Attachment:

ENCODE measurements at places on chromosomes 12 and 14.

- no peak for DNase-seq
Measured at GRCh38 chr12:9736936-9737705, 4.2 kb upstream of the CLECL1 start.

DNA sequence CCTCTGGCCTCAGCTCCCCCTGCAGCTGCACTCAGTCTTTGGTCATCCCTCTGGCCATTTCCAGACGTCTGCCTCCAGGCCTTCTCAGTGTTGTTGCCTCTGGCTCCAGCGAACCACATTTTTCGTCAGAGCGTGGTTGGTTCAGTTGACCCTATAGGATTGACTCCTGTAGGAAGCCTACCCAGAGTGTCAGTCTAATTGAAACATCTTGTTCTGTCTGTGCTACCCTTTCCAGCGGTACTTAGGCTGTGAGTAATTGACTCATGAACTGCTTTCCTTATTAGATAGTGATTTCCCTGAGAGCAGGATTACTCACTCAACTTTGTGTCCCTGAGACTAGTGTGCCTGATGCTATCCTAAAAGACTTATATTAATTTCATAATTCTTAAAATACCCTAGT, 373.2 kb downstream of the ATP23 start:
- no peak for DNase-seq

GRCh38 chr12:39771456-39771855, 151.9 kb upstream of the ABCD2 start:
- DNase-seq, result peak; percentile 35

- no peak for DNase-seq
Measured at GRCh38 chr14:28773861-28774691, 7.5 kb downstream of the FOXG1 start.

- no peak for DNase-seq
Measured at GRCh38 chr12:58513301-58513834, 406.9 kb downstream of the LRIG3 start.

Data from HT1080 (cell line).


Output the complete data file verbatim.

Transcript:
ENCODE measurements at places on chromosomes 12 and 14.

- no peak for DNase-seq
Measured at GRCh38 chr12:9736936-9737705, 4.2 kb upstream of the CLECL1 start.

DNA sequence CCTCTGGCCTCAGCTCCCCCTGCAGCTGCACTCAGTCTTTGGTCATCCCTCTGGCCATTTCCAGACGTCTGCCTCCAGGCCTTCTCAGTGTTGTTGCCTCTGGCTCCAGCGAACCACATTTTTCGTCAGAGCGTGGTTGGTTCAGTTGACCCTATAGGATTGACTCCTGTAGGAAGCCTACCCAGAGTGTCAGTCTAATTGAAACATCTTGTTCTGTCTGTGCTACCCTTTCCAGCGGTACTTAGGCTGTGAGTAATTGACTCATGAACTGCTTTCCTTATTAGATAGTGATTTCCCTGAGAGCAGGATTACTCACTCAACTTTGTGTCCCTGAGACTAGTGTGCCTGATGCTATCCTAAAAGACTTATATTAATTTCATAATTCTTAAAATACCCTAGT, 373.2 kb downstream of the ATP23 start:
- no peak for DNase-seq

GRCh38 chr12:39771456-39771855, 151.9 kb upstream of the ABCD2 start:
- DNase-seq, result peak; percentile 35

- no peak for DNase-seq
Measured at GRCh38 chr14:28773861-28774691, 7.5 kb downstream of the FOXG1 start.

- no peak for DNase-seq
Measured at GRCh38 chr12:58513301-58513834, 406.9 kb downstream of the LRIG3 start.

Data from HT1080 (cell line).